I’m talking about who is an “employee” in my employment law class this week. It’s not always easy to figure out when we are looking at an employment relationship, and of course it matters greatly whether someone is an employee or not, because our rules and laws about employment only apply to the “employment” relationship. In the common law, the issue often arises when a worker is dismissed by a company and sues for wrongful dismissal seeking damages for “reasonable notice”. Historically, only “employees” were entitled to “reasonable notice” of termination–but that is no longer the case, as the Ontario Court of Appeal confirmed recently (see below).
So there are lots of cases in which workers who look in many ways like they are self-employed are nevertheless found to be employees by the courts. That’s true even if the contract between the worker and the company expressly indicates that the the worker “is not an employee, and is an independent contractor”. For example, see the Ontario Court of APpeal decision in Belton v. Liberty Insurance, where insurance agents were found to be employees notwithstanding that their contract included the following language:
“Status and Authority For all purposes the Agent is an independent contractor and the Contract shall not create any employer/employee relationship between the Company and the Agent. …”
Courts have developed a variety of tests (“Control Test”, “Organization Test”) over the years to try and sort out where on the continuum between an obvious employee and an obvious independent contractor the line should be drawn to identify when there is an employment relationship. These tests act as a proxy for the real question the judges are asking themselves, which is whether the person looks more like a self-employed entrepreneur or an employee. If the person is an employee, then they are covered by all of the many entitlements and obligations that our law applies to the employment relationship. If they are not an employee, then the law treats them as a commercial actor–like a business, on other words.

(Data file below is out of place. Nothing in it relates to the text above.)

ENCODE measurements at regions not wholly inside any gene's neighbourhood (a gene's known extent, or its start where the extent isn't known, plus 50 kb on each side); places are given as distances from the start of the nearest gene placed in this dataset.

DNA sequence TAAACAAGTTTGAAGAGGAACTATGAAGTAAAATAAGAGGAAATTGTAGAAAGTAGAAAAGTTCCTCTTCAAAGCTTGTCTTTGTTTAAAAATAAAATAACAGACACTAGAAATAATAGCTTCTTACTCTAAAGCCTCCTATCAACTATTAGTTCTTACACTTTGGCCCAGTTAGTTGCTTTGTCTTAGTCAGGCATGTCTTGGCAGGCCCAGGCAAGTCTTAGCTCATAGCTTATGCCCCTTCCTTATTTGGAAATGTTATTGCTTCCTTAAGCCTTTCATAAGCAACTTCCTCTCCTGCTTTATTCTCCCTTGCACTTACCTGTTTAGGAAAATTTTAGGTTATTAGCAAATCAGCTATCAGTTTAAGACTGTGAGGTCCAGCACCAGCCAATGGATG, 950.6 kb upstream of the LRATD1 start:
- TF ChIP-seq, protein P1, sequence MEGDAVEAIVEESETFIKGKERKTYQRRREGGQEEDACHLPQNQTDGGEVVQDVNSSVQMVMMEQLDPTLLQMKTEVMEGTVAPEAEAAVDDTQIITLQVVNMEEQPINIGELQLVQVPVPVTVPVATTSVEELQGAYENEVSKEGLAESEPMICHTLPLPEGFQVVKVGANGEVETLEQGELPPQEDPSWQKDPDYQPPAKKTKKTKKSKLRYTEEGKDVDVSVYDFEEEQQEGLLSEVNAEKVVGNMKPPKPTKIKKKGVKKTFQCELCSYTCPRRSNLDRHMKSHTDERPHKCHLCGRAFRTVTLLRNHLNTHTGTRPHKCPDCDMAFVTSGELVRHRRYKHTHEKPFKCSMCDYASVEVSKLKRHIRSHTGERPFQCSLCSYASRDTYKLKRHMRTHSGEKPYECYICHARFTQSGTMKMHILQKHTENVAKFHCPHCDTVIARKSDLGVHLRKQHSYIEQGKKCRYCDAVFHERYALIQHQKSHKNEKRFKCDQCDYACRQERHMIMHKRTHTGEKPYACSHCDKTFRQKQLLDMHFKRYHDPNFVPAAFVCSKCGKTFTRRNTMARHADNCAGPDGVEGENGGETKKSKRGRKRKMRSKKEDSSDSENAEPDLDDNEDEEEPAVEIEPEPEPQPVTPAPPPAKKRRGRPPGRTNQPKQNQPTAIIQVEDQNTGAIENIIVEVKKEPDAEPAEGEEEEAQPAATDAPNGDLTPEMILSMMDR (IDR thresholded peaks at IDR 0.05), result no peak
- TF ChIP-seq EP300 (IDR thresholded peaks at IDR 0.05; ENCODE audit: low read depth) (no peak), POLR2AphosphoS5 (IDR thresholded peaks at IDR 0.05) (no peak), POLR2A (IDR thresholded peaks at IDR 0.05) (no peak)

However, lately, the courts have recognized the “dependent contractor”, which is an animal that falls in between the “employee” and the “independent contractor”. The “dependent contractor” is not a new idea, really. It has long existed in labour relations statutes, which define “employees” as including “dependent contractors”. That widens the scope of people who can join unions, since only “employees” (including dependent contractors) can join a union. And the Ontario Court of Appeal recognized as far back as 1936 that there is an intermediate status between employee and independent contractor that should be given some legal recognition (Carter v. Bell & Sons  O.R. 290.
That idea has found traction in recent Canadian decisions in which courts have ordered “reasonable notice” to be paid to “dependent contractors” whose contracts are terminated by the principal business they were doing work for. There is an excellent discussion of this development in the recent Court of Appeal decision in McKee v. Reid Heritage Homes . The Court said there (para. 30):
I conclude that an intermediate category exists, which consists, at least, of those non-employment work relationships that exhibit a certain minimum economic dependency, which may be demonstrated by complete or near-complete exclusivity. Workers in this category are known as “dependent contractors” and they are owed reasonable notice upon termination.
The Court ruled that courts must deal with these issues as follows:
1. Determine if the person is a contractor or an employee.
2. If the person is a contractor, consider then if they are a “dependent contractor”. If the worker works exclusively for one business, then they are clearly dependent, and are therefore entitled to “reasonable notice”, even though they are not “employees”.
It remains to be seen whether the courts will imply or recognize more of the common rights and obligations usually associated with the employment relationship in relationship to the “dependent contractor” status.